When Edwards Nips Senate, Dodd Bites Back

By Lois Romano
Thursday, May 3, 2007

At least one Senate Democrat is mad as hell and isn't going to take it anymore.

Less than 24 hours after former senator John Edwards (D-N.C.) released an ad calling on Congress to stand its ground against President Bush in the ongoing fight for the funding of the war in Iraq, Sen. Chris Dodd (D-Conn.) put out a statement blasting his former colleague.

"As Senator Dodd was the first candidate to support the Reid-Feingold measure, we agree that Democrats in the Senate should stand up to a president who stubbornly refuses to change his failed policy in Iraq," Dodd spokeswoman Christy Setzer told our colleague Chris Cillizza. "We wish that Senator Edwards was still in the Senate for this important fight."

Dodd is the only Democrat running for president who has signed on to the legislation co-sponsored by Senate Majority Leader Harry Reid (D-Nev.) and Sen. Russ Feingold (D-Wis.) that would set a firm timetable not only for withdrawing troops but also for cutting off funding for the war.

When informed of Dodd's remarks, Eric Schultz, a spokesman for Edwards, responded: "John Edwards has called for the immediate withdrawal of 40,000 to 50,000 troops followed by an orderly withdrawal of 12 to 18 months," adding that the plan goes beyond proposals set forth in Reid-Feingold.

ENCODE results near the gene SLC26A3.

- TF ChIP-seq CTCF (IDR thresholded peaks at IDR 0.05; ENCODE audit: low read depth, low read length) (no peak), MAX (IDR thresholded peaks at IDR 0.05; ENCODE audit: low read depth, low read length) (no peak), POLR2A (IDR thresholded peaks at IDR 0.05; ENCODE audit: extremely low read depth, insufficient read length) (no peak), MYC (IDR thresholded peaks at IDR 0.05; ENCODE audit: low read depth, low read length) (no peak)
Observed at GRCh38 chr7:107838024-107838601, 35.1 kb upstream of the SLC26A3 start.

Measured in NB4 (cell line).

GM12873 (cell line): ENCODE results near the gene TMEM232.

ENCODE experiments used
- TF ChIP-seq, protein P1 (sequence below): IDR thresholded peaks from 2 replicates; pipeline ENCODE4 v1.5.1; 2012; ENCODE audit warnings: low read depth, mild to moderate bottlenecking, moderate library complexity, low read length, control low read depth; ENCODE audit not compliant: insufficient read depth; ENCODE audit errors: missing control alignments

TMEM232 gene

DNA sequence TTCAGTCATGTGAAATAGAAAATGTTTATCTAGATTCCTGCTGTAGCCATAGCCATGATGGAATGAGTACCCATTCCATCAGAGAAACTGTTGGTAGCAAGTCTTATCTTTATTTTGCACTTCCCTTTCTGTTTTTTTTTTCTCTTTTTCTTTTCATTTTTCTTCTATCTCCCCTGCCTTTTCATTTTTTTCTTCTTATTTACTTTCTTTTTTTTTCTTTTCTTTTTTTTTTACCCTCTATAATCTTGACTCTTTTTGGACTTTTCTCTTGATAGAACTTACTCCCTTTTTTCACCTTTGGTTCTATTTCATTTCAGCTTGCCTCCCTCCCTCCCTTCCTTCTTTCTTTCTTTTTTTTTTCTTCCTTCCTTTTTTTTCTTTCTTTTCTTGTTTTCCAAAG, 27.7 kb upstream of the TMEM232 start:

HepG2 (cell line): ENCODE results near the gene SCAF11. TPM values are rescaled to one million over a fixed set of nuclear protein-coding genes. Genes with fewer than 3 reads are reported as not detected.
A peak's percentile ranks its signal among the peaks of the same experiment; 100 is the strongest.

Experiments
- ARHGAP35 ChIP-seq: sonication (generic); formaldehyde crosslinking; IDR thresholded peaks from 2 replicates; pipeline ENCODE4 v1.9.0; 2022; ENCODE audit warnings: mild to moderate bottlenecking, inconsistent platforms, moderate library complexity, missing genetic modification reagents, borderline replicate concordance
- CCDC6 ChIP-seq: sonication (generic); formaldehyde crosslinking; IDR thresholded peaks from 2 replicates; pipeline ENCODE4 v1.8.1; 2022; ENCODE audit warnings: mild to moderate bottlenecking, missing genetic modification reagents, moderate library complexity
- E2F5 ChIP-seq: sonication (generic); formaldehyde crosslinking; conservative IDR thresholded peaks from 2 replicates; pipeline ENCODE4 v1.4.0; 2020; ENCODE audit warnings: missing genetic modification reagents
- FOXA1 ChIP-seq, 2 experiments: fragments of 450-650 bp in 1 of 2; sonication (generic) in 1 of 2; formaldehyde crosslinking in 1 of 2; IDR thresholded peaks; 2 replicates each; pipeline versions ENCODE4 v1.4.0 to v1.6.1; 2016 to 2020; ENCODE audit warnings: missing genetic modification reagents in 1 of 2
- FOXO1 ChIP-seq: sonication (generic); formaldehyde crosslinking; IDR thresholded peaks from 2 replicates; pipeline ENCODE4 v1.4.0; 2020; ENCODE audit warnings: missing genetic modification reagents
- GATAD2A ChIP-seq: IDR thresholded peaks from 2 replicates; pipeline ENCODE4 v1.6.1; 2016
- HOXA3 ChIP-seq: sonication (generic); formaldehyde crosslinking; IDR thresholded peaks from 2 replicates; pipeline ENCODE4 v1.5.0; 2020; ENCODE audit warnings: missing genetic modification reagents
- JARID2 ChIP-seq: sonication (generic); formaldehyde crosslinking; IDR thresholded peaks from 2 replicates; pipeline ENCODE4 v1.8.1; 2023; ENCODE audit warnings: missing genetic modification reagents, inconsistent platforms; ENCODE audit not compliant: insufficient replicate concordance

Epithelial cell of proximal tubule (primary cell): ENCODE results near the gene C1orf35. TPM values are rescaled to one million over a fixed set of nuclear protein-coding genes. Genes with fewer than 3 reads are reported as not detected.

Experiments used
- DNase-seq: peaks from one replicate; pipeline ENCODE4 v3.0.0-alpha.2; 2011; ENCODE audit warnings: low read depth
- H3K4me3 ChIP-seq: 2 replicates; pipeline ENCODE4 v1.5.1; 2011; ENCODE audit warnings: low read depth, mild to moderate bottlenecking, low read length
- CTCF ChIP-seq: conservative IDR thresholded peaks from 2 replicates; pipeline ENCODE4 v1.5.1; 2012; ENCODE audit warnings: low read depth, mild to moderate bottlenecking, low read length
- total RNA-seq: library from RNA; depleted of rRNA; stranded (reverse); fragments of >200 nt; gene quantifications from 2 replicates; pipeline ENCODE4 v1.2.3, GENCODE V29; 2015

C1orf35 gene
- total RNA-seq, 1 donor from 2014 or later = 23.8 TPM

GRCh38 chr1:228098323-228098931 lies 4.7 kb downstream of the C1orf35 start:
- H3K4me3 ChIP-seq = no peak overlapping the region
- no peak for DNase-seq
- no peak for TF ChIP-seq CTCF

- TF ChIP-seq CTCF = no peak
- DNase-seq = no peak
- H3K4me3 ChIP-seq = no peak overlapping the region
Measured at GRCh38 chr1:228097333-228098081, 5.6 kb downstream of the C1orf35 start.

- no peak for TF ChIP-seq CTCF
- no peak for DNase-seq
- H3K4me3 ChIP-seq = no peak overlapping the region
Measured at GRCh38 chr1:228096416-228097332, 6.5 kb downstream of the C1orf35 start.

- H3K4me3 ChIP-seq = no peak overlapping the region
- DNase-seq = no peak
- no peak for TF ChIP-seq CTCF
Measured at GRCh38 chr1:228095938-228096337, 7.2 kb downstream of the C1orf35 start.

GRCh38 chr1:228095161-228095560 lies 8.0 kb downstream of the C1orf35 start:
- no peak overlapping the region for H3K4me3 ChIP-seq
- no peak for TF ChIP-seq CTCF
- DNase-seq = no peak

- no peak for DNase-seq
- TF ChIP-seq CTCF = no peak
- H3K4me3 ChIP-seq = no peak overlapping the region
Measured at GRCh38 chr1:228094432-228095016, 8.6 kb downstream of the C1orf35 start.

It's important to note that Dodd trails Edwards -- as well as Sens. Barack Obama (Ill.) and Hillary Rodham Clinton (N.Y.) -- in state and national polling on the Democratic presidential race. In other words, Dodd needs to take his shots when he can get them.

But his response speaks to a deep frustration among Democratic senators -- especially those running for president in 2008 -- that Edwards, as a private citizen, can lob rhetorical grenades at his Senate rivals.

Why You Want to Be President, in 100 Words or Less

If the Democrats' 90-minute presidential debate last week is any guide, the 10 GOP candidates meeting in California tonight for a similar show may need to figure out how to make the most out of the five minutes they get to speak.

Some of the Democratic presidential hopefuls were not happy with the little face time they were afforded as NBC host Brian Williams tried to juggle eight of them on stage in South Carolina.

An analysis of the forum by the National Journal's Hotline shows that Clinton bested her peers with 12 minutes of talk time -- a real gusher compared with her colleague Dodd, who eked out only five minutes. The only contender to fare worse was former senator Mike Gravel of Alaska, who scraped by with only four minutes of exposure.

Tonight's Republican debate at the Ronald Reagan library in California, hosted by Nancy Reagan, will be moderated by MSNBC's Chris Matthews. Philip Alongi, NBC's executive producer for political programming, said in an interview that the network spends days developing questions for candidates to showcase positions important to each. In addition, he said, producers digitally track throughout the program how much time the candidates are getting and adjust the questioning accordingly.

But the nature of the process often allows the top-tier candidates more time.

"They have more time because people take more shots at them and we allow them to respond in fairness," Alongi said. "No one was taking shots at Mike Gravel."